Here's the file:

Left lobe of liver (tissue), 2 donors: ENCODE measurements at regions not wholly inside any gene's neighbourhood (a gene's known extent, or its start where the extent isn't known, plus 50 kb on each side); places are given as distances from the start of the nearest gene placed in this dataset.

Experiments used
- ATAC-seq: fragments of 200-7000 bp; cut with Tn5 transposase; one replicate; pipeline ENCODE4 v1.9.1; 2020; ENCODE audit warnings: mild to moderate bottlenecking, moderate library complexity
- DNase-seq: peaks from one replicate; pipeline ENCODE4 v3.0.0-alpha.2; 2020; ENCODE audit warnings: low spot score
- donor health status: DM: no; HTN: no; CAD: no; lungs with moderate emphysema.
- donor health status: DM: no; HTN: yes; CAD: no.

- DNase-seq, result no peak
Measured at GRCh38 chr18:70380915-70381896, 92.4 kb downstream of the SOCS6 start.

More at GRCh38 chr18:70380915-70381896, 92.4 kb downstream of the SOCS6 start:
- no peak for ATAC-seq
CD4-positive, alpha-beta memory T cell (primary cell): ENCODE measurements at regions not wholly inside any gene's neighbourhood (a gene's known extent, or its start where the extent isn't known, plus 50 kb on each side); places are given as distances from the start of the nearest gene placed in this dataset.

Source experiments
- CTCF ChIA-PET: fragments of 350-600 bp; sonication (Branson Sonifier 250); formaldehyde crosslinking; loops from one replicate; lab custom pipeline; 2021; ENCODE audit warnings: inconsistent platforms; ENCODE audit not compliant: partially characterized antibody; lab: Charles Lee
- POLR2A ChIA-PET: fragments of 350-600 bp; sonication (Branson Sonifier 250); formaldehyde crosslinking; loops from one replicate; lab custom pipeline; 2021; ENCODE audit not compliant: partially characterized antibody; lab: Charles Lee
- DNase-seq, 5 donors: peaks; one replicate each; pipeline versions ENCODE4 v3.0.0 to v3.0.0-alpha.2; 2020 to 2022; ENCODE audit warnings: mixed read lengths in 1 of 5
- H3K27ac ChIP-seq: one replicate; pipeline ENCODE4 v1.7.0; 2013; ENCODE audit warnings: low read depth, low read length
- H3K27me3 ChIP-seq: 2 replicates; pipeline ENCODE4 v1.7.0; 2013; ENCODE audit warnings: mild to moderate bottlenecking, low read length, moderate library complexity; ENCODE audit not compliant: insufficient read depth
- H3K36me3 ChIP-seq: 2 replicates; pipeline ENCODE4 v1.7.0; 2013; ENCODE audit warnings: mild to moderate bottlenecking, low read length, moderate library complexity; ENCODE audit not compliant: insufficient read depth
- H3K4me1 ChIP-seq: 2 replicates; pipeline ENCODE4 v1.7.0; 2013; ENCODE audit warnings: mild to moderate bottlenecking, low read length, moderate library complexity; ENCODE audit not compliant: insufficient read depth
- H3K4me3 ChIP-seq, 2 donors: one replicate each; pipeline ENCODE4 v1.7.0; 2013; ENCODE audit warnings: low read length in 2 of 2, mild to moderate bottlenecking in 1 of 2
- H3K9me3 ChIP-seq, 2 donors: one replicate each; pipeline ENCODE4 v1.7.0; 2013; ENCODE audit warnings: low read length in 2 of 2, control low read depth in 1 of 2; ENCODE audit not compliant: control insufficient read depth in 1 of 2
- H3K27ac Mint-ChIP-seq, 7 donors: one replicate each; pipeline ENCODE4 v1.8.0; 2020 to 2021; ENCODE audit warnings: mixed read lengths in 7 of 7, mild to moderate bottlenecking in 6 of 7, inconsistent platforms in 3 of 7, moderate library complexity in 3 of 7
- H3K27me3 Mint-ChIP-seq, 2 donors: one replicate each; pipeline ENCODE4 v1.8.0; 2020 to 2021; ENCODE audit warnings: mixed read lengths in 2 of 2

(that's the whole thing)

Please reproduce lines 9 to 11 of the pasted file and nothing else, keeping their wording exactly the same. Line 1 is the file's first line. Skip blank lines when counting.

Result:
More at GRCh38 chr18:70380915-70381896, 92.4 kb downstream of the SOCS6 start:
- no peak for ATAC-seq
CD4-positive, alpha-beta memory T cell (primary cell): ENCODE measurements at regions not wholly inside any gene's neighbourhood (a gene's known extent, or its start where the extent isn't known, plus 50 kb on each side); places are given as distances from the start of the nearest gene placed in this dataset.